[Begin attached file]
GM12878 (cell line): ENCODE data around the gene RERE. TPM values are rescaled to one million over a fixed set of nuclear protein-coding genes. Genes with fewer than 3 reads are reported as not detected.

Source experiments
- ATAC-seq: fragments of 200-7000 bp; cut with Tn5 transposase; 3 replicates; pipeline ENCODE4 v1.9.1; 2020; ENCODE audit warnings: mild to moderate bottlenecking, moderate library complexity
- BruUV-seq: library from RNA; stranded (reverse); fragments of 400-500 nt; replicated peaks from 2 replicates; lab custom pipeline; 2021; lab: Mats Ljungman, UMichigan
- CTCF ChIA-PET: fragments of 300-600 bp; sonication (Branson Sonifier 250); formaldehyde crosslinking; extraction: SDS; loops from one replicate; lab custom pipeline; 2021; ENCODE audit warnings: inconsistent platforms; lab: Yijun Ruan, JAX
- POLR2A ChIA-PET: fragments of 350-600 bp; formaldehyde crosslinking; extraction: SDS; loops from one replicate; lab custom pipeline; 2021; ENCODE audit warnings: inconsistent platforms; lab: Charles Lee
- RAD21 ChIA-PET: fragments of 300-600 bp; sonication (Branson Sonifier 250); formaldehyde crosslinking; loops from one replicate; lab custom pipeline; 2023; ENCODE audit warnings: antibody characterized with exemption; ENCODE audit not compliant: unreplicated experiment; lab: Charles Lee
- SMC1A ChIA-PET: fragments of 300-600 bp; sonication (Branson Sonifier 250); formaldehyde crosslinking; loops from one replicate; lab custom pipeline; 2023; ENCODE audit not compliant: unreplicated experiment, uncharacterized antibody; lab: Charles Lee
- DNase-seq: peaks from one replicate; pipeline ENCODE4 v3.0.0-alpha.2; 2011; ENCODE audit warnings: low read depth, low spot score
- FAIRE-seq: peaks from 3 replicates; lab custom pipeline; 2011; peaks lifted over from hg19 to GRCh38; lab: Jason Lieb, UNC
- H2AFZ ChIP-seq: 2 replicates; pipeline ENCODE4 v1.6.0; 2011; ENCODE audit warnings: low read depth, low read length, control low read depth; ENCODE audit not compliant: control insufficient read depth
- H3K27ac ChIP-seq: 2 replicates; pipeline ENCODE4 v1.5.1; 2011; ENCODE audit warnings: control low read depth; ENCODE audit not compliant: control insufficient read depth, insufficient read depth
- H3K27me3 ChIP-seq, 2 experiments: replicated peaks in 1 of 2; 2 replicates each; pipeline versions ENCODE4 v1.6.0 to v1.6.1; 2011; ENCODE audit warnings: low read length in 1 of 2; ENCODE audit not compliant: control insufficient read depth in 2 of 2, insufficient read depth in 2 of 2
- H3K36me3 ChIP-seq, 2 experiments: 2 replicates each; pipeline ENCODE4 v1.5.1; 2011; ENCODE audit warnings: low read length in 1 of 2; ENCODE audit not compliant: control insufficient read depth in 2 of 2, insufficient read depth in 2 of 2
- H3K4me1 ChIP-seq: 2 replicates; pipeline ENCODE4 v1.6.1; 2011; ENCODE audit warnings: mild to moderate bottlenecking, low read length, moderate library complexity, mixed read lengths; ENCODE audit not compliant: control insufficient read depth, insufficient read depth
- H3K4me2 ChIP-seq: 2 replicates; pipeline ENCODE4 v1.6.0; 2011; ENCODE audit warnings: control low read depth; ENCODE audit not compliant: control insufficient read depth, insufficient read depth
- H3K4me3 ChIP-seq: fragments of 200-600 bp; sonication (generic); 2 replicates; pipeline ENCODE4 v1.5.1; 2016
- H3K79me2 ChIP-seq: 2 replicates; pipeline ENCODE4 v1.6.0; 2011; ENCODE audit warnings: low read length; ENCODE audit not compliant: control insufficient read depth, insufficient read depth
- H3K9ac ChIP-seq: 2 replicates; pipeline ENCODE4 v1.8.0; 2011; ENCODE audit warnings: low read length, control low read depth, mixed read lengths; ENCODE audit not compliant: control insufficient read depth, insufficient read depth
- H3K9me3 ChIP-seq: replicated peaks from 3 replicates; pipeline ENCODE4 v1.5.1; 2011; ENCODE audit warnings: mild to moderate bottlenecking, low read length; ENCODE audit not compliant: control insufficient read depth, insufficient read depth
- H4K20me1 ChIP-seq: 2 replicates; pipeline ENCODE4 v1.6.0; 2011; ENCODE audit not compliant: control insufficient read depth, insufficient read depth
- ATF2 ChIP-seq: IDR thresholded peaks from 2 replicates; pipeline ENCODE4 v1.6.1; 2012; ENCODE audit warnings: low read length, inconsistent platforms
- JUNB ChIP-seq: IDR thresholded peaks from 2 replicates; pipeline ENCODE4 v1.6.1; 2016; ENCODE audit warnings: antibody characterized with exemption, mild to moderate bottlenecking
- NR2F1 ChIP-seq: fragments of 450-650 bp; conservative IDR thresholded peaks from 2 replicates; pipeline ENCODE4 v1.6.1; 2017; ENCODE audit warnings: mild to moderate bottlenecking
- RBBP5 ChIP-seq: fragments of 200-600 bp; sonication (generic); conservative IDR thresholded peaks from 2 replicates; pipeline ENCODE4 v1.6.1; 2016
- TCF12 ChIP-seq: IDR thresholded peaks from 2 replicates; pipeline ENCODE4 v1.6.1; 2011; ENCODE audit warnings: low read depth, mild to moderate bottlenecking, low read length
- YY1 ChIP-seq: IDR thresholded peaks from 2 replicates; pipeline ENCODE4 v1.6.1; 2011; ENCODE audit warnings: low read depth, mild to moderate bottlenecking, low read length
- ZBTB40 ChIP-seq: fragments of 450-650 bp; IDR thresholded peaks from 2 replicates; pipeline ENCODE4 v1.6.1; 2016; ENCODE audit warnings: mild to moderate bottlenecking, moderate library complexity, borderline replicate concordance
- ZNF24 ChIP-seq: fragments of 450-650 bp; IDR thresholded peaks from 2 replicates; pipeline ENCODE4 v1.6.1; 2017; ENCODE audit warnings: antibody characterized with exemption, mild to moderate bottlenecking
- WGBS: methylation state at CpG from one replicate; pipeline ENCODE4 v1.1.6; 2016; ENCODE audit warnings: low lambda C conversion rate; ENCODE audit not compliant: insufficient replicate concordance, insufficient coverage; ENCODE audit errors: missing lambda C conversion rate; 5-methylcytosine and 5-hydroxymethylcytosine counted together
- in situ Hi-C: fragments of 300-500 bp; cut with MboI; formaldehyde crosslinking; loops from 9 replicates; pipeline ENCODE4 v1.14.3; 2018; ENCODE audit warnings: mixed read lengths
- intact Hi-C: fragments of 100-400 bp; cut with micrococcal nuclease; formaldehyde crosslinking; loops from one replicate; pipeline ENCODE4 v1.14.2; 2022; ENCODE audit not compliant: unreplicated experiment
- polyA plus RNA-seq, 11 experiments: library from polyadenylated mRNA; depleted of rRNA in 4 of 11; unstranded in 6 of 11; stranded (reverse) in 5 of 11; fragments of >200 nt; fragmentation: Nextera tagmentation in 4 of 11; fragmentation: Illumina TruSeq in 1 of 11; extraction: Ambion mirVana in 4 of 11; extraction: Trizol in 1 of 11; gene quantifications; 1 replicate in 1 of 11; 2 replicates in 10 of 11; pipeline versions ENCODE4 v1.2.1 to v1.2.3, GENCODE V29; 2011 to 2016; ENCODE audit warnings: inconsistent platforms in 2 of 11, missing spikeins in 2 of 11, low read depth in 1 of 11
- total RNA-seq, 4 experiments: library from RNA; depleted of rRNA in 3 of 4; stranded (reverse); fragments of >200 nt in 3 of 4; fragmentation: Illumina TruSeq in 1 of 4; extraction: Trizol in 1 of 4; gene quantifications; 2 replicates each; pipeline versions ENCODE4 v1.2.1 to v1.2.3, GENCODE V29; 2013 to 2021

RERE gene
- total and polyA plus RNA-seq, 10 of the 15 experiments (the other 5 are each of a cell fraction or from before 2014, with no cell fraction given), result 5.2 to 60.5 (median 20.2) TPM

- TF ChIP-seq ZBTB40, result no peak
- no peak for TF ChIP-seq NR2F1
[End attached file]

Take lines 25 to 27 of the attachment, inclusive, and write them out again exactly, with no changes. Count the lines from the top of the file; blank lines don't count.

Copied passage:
- RBBP5 ChIP-seq: fragments of 200-600 bp; sonication (generic); conservative IDR thresholded peaks from 2 replicates; pipeline ENCODE4 v1.6.1; 2016
- TCF12 ChIP-seq: IDR thresholded peaks from 2 replicates; pipeline ENCODE4 v1.6.1; 2011; ENCODE audit warnings: low read depth, mild to moderate bottlenecking, low read length
- YY1 ChIP-seq: IDR thresholded peaks from 2 replicates; pipeline ENCODE4 v1.6.1; 2011; ENCODE audit warnings: low read depth, mild to moderate bottlenecking, low read length